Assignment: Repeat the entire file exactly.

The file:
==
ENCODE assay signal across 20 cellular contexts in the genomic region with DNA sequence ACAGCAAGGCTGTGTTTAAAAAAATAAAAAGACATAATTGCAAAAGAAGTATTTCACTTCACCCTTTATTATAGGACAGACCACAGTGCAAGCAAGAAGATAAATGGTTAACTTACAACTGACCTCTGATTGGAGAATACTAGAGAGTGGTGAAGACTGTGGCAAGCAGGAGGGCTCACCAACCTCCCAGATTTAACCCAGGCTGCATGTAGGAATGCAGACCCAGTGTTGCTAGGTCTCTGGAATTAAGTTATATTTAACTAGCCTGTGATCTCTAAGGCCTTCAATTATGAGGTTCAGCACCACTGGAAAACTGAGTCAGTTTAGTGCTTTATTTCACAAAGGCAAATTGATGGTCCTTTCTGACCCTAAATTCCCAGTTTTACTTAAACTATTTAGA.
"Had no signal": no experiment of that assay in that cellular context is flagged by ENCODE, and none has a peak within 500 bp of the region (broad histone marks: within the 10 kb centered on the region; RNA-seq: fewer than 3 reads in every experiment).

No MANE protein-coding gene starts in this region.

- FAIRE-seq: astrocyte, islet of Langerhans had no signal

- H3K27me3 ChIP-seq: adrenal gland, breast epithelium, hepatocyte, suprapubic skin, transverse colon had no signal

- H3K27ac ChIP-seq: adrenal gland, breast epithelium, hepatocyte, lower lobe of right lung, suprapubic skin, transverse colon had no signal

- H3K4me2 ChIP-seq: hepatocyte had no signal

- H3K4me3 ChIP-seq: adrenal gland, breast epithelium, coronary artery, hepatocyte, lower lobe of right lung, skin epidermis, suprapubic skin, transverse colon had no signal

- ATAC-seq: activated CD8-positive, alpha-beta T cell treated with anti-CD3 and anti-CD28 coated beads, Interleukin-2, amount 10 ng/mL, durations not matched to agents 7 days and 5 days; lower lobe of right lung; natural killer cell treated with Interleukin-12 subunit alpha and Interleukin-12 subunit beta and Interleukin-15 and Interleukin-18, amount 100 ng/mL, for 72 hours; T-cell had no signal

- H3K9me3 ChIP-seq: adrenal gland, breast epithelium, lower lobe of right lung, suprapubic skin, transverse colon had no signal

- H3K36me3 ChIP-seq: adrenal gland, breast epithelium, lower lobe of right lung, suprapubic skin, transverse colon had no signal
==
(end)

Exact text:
ENCODE assay signal across 20 cellular contexts in the genomic region with DNA sequence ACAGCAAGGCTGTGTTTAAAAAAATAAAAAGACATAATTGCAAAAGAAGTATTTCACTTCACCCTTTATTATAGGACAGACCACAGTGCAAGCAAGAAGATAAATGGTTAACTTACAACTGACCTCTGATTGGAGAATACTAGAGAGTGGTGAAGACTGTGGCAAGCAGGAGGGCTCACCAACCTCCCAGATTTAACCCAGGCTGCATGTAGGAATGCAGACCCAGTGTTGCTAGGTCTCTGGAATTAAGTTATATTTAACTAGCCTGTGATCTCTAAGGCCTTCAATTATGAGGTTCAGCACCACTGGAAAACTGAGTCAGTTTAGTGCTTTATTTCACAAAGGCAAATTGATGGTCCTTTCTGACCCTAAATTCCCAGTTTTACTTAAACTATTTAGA.
"Had no signal": no experiment of that assay in that cellular context is flagged by ENCODE, and none has a peak within 500 bp of the region (broad histone marks: within the 10 kb centered on the region; RNA-seq: fewer than 3 reads in every experiment).

No MANE protein-coding gene starts in this region.

- FAIRE-seq: astrocyte, islet of Langerhans had no signal

- H3K27me3 ChIP-seq: adrenal gland, breast epithelium, hepatocyte, suprapubic skin, transverse colon had no signal

- H3K27ac ChIP-seq: adrenal gland, breast epithelium, hepatocyte, lower lobe of right lung, suprapubic skin, transverse colon had no signal

- H3K4me2 ChIP-seq: hepatocyte had no signal

- H3K4me3 ChIP-seq: adrenal gland, breast epithelium, coronary artery, hepatocyte, lower lobe of right lung, skin epidermis, suprapubic skin, transverse colon had no signal

- ATAC-seq: activated CD8-positive, alpha-beta T cell treated with anti-CD3 and anti-CD28 coated beads, Interleukin-2, amount 10 ng/mL, durations not matched to agents 7 days and 5 days; lower lobe of right lung; natural killer cell treated with Interleukin-12 subunit alpha and Interleukin-12 subunit beta and Interleukin-15 and Interleukin-18, amount 100 ng/mL, for 72 hours; T-cell had no signal

- H3K9me3 ChIP-seq: adrenal gland, breast epithelium, lower lobe of right lung, suprapubic skin, transverse colon had no signal

- H3K36me3 ChIP-seq: adrenal gland, breast epithelium, lower lobe of right lung, suprapubic skin, transverse colon had no signal